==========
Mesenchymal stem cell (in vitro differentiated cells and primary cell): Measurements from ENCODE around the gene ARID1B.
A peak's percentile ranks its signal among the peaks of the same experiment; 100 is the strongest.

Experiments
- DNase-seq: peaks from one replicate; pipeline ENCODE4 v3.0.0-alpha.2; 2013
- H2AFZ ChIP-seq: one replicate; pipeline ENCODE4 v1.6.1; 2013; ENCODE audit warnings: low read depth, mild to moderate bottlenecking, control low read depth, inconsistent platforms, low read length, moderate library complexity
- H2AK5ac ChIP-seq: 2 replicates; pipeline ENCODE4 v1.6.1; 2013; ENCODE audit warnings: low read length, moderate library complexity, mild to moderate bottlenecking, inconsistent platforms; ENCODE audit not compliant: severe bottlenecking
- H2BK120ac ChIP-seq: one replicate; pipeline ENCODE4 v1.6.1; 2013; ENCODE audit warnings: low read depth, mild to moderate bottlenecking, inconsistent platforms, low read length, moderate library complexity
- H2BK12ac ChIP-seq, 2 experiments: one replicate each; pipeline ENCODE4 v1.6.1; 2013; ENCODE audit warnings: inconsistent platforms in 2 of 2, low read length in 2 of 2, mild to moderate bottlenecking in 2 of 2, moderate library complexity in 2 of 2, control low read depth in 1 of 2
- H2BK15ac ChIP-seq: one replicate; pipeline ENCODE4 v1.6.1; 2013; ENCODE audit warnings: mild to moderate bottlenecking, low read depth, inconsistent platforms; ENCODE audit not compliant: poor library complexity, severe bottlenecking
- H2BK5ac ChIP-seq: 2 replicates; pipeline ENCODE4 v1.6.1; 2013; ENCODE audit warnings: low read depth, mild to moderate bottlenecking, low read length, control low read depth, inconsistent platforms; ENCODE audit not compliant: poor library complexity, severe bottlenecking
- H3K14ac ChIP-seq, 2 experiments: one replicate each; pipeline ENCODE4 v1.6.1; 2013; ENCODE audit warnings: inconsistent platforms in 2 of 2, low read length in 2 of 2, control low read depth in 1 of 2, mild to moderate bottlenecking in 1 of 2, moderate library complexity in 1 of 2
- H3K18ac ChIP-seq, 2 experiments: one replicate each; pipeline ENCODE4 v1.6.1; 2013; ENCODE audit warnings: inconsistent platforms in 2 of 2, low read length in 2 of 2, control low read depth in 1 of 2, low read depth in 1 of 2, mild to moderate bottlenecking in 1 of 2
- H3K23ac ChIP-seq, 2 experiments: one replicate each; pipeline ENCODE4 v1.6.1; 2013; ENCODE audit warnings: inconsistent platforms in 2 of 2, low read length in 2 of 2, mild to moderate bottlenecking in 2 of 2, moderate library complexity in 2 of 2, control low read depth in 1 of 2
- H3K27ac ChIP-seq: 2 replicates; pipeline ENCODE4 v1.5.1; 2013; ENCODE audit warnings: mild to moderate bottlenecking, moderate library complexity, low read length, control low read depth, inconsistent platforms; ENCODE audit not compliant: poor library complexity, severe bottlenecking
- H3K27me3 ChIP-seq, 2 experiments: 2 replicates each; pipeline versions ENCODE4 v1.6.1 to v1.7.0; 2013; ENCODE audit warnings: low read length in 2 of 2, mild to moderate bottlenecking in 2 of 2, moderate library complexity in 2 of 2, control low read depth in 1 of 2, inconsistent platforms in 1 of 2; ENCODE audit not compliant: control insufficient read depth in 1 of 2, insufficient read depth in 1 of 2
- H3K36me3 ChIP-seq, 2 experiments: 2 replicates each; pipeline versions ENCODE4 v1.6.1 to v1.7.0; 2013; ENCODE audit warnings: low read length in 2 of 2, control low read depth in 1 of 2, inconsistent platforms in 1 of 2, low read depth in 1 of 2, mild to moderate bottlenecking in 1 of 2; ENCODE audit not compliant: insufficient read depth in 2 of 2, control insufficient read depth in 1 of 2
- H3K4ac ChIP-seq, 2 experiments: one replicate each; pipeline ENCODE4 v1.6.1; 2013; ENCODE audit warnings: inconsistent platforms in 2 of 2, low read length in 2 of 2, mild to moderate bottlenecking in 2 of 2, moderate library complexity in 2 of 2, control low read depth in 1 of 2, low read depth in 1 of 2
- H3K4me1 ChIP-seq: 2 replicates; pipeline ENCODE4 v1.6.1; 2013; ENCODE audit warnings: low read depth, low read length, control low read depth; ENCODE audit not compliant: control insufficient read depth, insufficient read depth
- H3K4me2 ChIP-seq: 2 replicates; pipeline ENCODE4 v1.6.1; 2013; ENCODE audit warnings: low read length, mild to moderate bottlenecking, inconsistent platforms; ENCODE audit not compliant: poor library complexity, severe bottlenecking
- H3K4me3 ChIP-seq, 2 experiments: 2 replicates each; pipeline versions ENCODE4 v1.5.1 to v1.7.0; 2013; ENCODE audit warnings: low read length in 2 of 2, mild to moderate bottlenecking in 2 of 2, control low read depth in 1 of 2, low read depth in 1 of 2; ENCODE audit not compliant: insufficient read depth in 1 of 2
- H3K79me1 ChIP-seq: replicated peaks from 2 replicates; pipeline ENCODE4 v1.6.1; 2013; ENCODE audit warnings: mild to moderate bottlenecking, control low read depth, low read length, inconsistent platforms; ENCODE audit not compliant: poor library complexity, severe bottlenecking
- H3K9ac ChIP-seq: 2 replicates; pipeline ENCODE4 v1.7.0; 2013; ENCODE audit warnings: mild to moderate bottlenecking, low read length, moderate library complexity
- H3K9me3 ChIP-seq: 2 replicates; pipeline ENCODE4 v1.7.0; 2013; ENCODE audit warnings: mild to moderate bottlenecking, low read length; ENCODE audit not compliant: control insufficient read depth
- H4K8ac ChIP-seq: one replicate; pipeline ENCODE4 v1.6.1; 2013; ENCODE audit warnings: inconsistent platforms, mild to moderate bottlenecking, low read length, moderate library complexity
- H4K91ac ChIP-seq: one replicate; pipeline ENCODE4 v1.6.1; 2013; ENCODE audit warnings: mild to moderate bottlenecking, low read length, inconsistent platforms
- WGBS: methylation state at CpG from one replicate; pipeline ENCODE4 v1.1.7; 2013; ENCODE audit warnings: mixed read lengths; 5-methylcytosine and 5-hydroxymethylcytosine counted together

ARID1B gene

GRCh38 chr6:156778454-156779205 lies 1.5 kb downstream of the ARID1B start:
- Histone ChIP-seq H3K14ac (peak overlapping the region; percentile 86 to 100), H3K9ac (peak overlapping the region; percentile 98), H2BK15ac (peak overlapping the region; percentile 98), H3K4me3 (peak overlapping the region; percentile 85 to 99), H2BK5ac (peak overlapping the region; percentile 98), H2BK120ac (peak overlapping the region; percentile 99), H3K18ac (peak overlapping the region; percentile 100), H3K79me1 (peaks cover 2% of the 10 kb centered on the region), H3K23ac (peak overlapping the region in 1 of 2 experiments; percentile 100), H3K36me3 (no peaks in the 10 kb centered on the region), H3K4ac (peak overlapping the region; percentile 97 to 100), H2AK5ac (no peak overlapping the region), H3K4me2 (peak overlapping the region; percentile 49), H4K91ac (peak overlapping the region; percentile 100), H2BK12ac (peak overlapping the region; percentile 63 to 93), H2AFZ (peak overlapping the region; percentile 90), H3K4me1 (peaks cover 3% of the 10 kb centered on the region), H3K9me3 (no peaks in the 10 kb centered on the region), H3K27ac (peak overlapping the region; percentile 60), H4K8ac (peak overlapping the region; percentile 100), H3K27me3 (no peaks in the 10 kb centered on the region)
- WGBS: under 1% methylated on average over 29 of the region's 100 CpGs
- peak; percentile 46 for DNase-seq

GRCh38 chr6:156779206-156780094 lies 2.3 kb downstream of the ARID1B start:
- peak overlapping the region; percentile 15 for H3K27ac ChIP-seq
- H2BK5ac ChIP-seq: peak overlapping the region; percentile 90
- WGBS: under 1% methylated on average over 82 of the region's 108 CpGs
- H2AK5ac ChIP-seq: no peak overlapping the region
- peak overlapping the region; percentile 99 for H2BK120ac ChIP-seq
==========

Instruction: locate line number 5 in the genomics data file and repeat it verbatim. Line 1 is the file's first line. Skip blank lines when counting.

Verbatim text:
- H2AFZ ChIP-seq: one replicate; pipeline ENCODE4 v1.6.1; 2013; ENCODE audit warnings: low read depth, mild to moderate bottlenecking, control low read depth, inconsistent platforms, low read length, moderate library complexity